Most maritime torts arise because of ship collisions. Basic rules governing ship collisions are well established. Even tough modern ships are equipped with advanced technology, ships still collide with each other or fixed objects. Ship collisions cause millions of dollars in direct property damage. Ship collisions cause losses due to delays, personal injuries, and death.
In maritime law, ship collision occurs when two floating objects come in contact unintentionally. When ships come into contact on purpose, for example a tug boat contacts a larger ship to provide assistance, that would not be a collision.
In maritime law, allision is when a collision occurs between a floating object and a fixed object. For example, a ship strikes into a villa during Bosporus Strait passage. Allision is a more precise term and includes a few unique presumptions. Maritime law governing allisions is the same as the law governing collisions. Except unique presumptions of allision, in broader term collision include allision.
In ship collisions, in order to determine faulty party, court or the jury analyze all of the facts and evidence and determine whose negligence or failure to follow the maritime navigation rules are to blame for the collision. If two ships involved in maritime collision, then both ships will be at least partly at fault and each ship will being assigned a percentage of the total fault. In many cases, court is concerned with proximate fault or proximate cause rather than culpability. Courts search for how much one ship’s fault is responsible for actually causing the collision and not how wrongful one ship’s actions were or negligence was. One ship may be at fault, that does not mean that its fault is proximate cause of the collision. If the fault does not actually or directly cause the accident, then the fault is not proximate and does not lead to liability.
Particularly, maritime law recognizes the doctrine of superseding cause (displace in favor of another). A situation where damage is resulting from the fault of one party is superseded by the subsequent, independent negligence of another party. Doctrine of superseding cause is a showing that damage from the original act of negligence has been superseded by the independent negligence of another.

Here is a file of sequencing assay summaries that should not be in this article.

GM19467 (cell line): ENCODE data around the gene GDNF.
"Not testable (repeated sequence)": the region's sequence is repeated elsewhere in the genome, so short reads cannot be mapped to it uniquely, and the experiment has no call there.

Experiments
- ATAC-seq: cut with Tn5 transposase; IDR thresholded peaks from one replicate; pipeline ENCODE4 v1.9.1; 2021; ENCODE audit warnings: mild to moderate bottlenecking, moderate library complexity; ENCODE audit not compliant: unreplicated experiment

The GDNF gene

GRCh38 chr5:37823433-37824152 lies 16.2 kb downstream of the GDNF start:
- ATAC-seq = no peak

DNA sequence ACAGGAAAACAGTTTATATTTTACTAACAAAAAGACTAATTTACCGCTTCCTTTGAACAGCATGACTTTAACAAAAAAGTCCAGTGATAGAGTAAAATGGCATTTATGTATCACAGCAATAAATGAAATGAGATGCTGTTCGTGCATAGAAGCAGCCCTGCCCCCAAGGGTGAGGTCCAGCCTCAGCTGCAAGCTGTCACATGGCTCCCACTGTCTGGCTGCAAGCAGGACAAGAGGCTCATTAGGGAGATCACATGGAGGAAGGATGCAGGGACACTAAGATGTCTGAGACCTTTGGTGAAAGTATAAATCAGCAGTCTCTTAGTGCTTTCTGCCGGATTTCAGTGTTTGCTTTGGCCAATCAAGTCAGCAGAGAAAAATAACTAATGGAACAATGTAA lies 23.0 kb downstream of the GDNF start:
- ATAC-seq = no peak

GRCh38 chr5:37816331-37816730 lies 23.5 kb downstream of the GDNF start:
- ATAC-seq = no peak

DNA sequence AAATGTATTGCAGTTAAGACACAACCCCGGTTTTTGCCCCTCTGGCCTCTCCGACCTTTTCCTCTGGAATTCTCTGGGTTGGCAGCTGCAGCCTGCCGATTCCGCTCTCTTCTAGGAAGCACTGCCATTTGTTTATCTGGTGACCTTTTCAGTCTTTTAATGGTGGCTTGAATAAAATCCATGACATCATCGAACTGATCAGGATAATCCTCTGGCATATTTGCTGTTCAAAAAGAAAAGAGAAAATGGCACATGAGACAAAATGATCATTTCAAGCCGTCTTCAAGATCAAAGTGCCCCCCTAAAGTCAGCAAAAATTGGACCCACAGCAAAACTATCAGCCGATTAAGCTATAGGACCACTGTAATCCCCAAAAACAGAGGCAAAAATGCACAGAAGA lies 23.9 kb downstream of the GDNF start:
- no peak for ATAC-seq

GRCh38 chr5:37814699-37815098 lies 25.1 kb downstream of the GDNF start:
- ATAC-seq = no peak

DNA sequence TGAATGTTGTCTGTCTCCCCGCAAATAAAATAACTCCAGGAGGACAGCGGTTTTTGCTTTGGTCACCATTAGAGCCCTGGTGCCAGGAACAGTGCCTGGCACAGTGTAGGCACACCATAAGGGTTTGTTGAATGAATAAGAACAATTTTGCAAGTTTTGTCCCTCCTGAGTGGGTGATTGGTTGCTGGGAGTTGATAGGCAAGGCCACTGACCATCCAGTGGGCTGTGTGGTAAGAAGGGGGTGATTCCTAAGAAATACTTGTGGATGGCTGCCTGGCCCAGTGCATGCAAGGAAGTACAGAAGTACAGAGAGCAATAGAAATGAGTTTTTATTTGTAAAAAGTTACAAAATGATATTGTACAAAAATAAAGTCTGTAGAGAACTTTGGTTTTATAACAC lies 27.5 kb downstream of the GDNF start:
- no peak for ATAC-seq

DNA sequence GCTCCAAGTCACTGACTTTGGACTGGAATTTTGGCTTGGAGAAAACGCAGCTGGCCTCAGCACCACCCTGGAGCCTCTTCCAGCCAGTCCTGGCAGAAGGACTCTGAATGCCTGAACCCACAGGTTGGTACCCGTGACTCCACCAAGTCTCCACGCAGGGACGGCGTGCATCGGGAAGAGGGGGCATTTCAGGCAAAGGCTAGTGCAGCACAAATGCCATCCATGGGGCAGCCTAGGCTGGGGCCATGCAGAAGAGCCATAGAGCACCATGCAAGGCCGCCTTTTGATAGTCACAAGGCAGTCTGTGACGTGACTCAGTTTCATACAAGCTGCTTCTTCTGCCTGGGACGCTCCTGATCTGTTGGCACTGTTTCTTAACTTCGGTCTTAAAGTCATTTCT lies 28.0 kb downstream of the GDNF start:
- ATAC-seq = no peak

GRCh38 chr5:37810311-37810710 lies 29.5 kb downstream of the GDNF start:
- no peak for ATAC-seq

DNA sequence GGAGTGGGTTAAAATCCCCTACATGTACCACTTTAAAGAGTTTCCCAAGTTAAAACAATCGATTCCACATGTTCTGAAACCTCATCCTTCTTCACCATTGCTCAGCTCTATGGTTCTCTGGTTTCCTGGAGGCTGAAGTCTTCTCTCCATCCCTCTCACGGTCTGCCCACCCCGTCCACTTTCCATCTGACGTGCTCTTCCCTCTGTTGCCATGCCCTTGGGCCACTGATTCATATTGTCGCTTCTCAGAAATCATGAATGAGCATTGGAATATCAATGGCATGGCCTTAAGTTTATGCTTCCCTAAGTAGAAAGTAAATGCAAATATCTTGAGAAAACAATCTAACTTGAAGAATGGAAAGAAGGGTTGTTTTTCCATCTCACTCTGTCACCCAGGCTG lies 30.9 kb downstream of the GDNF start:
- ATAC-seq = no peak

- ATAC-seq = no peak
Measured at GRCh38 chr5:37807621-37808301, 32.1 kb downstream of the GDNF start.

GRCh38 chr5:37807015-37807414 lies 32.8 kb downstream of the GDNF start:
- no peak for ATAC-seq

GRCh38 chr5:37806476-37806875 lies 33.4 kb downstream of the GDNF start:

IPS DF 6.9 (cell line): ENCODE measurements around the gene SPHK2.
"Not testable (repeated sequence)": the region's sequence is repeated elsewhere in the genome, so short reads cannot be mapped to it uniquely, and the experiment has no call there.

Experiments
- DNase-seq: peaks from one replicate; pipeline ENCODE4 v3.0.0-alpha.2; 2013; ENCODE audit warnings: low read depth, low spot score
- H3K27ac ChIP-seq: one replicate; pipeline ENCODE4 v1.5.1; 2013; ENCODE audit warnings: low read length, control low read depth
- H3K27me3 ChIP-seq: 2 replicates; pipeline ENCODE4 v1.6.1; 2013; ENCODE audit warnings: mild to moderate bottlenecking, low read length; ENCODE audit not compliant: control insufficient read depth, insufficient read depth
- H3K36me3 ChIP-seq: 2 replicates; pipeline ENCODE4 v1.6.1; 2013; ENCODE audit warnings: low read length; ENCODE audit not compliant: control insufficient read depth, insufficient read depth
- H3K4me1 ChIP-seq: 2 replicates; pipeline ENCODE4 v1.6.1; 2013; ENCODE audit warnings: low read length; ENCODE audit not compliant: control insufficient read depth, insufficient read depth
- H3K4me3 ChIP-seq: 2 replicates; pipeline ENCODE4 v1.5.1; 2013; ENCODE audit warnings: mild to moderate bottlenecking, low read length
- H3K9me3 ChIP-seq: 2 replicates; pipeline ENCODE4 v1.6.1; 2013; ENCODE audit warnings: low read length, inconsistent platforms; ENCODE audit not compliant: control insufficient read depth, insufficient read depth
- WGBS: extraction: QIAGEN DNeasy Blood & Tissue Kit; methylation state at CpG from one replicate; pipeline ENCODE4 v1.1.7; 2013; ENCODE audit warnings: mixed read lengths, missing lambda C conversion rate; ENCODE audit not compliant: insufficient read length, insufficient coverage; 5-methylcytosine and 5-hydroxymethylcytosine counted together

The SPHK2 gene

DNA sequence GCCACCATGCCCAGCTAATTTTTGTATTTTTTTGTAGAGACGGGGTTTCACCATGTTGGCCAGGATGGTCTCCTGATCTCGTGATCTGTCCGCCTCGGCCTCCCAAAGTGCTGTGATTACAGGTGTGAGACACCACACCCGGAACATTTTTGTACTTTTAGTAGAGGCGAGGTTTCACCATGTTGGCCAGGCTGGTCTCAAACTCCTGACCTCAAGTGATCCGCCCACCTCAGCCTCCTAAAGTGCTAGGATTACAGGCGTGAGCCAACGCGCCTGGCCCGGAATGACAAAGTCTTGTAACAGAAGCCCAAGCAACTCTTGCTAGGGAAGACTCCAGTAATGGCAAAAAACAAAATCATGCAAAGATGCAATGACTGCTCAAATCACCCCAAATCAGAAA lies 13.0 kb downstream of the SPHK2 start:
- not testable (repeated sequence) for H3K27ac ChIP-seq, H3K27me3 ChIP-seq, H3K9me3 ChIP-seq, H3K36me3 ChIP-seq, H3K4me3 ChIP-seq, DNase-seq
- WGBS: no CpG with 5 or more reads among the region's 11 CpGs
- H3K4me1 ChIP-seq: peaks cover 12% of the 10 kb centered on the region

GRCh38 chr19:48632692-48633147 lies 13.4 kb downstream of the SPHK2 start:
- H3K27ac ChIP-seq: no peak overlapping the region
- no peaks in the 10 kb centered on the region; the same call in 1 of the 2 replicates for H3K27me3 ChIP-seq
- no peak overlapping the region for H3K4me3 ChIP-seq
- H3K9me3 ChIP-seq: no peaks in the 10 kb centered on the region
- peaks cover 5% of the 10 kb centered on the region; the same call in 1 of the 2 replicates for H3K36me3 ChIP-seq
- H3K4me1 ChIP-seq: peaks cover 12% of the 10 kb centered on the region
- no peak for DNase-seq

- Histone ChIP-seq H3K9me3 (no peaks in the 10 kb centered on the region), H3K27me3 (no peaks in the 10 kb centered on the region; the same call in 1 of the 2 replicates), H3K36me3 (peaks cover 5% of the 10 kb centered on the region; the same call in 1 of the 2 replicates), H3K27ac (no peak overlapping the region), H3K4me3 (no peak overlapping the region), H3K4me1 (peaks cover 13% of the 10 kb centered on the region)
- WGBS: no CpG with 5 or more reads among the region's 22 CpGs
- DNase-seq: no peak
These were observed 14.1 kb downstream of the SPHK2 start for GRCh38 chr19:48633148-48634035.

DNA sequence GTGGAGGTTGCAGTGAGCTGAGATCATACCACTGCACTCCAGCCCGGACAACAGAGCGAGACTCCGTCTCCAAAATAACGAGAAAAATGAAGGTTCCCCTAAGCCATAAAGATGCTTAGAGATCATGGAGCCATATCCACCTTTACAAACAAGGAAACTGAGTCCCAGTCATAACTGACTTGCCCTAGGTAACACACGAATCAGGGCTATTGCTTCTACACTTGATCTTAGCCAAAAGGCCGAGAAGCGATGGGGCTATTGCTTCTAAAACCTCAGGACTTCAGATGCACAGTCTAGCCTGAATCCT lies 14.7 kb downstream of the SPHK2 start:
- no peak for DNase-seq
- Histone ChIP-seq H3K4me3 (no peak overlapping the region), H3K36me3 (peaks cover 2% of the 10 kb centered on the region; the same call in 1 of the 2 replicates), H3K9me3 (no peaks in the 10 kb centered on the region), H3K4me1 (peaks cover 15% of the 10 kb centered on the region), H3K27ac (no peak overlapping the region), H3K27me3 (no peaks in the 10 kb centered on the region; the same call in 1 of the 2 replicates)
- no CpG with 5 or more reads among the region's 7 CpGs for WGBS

Maritime Navigation Rules:
Since ancient times, certain rules for the prevention of ship collisions have been recognized. International law governing the navigation of ships to avoid collisions is the Convention on the International Regulations for Preventing Collisions at Sea 1972 and later amended significantly in 1983. Now, International Regulations for Preventing Collisions at Sea is called COLREGS. COLREGS have been adopted by virtually all maritime nations. In the United States, rules of the road were originally written as:
- Navigation Rules for Inland Waters – Inland Rules
- Western Rivers – Western Rivers Rules
- Great Lakes – Great Lakes Rules
After the COLREGS were developed, United States rules were updated and unified through the Navigational Rules Act 1980. Later on, United States updated in response to COLREGS amendments of 1983. In the United States, navigation rules are called NAVRULES. NAVRULES are in many cases identical to the International Rules. COLREGS and NAVRULES have an identical structure, but may certain differences remain. COLREGS and NAVRULES have an identical structure and both address:
- general matters like definitions and applicability